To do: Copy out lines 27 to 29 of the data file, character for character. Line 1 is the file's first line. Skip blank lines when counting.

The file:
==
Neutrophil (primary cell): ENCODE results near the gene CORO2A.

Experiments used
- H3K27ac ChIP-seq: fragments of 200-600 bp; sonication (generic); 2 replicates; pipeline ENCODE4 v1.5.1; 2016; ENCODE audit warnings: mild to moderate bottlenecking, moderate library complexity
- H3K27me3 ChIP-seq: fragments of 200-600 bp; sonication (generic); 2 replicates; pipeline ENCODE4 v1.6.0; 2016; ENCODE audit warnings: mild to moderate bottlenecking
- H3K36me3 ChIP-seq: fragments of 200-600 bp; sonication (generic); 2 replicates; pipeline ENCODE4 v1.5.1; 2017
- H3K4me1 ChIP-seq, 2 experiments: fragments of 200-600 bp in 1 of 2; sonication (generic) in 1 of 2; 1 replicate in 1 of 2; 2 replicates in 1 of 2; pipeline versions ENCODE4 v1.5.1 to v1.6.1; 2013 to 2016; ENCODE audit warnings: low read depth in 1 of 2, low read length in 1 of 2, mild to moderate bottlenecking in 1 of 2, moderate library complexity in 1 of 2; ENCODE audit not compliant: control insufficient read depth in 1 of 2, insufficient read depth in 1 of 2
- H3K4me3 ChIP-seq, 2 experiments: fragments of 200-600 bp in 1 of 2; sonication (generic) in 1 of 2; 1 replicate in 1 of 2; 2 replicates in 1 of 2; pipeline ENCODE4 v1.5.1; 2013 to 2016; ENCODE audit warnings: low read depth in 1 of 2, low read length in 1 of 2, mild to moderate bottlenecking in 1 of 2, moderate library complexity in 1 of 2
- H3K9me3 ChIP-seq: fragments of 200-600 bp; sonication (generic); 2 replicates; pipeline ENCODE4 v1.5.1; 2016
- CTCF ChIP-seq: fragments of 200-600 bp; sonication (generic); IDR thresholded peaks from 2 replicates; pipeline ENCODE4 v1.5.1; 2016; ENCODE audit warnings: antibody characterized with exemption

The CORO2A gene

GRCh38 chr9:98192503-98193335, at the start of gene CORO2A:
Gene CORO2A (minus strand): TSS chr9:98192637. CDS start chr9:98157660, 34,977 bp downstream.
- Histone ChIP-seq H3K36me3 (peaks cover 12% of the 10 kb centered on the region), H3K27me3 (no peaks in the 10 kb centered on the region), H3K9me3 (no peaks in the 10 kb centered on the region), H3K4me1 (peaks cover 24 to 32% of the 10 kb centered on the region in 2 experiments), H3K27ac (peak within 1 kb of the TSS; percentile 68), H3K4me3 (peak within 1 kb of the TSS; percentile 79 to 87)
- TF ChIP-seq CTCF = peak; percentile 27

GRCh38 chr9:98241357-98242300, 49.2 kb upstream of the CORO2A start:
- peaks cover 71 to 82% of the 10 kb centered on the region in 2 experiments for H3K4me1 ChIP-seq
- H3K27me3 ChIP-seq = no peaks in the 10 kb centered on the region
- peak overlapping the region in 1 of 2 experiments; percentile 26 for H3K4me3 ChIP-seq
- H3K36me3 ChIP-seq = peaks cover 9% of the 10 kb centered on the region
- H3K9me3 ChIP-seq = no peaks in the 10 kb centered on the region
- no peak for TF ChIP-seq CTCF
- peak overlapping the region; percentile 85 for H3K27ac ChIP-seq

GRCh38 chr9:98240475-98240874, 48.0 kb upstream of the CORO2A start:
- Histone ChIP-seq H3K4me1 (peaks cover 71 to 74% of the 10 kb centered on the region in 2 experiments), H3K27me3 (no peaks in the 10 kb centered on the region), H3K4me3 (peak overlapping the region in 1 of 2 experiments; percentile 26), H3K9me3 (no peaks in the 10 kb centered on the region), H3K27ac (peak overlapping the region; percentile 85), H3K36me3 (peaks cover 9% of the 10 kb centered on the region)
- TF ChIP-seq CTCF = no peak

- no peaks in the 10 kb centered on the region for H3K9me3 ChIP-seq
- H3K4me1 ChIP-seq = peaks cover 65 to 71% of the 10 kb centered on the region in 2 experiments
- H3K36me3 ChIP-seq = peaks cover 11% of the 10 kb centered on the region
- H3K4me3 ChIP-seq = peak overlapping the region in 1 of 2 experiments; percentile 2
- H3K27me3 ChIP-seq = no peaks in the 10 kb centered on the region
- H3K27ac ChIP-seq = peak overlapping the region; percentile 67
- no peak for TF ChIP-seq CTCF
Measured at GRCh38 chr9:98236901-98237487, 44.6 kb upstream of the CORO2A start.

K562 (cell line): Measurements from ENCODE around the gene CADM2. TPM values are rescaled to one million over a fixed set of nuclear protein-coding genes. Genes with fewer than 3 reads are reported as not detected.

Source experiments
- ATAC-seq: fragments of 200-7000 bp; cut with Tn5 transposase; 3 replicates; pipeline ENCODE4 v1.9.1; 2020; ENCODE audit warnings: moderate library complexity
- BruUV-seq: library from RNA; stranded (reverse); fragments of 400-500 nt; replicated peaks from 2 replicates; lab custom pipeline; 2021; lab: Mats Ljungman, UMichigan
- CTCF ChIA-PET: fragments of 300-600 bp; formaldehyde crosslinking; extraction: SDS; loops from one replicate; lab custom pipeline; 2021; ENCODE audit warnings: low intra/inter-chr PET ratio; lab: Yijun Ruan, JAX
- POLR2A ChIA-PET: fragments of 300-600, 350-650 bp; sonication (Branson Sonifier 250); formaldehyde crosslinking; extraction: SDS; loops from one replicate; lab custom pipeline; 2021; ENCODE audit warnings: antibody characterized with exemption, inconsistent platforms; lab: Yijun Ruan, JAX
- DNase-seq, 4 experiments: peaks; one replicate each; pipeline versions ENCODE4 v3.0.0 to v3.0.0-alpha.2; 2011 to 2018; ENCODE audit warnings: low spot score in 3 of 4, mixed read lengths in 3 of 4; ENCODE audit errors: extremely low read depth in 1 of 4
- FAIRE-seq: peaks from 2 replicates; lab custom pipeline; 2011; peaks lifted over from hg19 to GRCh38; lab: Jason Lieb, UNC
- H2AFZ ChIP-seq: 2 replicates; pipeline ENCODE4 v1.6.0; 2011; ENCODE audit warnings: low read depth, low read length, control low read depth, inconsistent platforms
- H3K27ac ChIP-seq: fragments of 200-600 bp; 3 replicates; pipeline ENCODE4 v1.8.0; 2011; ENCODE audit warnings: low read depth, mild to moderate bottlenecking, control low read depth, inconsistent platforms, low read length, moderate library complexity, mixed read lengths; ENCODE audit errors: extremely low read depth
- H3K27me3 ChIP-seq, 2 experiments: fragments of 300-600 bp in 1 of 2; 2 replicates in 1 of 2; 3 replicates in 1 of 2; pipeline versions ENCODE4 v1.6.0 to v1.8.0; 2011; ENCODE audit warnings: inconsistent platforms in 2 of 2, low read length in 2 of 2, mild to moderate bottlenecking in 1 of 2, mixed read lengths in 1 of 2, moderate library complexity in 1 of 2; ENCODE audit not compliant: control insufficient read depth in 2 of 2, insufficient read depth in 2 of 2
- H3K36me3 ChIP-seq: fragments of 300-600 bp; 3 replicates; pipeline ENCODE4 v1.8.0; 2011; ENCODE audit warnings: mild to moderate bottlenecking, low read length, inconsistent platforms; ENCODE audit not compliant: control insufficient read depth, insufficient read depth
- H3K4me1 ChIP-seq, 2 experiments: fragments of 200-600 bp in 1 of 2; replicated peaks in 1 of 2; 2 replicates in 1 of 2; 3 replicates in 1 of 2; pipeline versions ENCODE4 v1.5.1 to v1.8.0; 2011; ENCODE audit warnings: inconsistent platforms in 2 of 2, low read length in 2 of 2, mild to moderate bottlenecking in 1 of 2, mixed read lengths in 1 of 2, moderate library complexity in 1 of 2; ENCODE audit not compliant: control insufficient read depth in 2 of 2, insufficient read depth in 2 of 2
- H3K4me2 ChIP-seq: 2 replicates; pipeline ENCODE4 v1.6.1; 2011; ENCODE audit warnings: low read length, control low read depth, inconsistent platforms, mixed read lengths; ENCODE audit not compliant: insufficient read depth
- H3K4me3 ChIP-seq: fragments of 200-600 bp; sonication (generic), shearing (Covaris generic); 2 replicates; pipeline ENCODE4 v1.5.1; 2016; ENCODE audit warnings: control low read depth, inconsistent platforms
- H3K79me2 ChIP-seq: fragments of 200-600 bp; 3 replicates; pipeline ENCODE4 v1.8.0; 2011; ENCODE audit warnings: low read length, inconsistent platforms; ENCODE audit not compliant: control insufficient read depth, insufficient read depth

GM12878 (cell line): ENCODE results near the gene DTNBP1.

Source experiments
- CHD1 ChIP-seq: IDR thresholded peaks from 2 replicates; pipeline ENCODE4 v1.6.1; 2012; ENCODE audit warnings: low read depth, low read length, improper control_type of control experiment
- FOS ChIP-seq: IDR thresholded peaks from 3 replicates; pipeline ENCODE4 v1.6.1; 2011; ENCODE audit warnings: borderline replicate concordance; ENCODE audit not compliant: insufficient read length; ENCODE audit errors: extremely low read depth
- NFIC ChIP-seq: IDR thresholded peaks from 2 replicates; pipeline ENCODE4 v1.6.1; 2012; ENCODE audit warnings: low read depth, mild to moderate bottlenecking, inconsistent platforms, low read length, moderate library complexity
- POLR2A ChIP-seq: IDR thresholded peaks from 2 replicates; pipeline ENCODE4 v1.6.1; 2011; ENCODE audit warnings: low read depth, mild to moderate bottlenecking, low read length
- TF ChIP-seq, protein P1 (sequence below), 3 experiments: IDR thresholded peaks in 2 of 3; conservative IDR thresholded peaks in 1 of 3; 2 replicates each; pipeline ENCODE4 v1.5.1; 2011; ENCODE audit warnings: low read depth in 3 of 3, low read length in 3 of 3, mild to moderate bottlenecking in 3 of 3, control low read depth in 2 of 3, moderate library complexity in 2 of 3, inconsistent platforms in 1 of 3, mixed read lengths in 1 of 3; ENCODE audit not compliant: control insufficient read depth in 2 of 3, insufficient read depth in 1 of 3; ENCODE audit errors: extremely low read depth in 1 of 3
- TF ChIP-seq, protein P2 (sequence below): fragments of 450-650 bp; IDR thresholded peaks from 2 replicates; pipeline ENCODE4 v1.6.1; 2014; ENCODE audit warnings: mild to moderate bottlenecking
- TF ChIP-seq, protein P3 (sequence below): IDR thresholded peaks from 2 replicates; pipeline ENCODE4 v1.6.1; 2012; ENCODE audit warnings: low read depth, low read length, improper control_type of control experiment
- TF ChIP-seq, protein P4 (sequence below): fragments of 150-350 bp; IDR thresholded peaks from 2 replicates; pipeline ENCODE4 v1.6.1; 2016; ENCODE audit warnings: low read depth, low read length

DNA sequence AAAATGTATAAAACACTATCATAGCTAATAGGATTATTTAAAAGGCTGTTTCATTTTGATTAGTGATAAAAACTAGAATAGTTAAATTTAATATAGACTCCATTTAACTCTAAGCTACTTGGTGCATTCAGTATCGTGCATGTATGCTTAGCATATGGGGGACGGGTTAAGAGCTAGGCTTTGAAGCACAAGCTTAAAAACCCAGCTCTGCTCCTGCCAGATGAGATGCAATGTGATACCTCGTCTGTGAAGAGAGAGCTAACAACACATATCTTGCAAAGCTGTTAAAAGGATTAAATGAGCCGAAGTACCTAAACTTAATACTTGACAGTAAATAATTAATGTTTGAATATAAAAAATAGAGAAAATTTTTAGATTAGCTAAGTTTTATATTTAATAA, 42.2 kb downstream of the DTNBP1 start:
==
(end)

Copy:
- H3K4me1 ChIP-seq = peaks cover 65 to 71% of the 10 kb centered on the region in 2 experiments
- H3K36me3 ChIP-seq = peaks cover 11% of the 10 kb centered on the region
- H3K4me3 ChIP-seq = peak overlapping the region in 1 of 2 experiments; percentile 2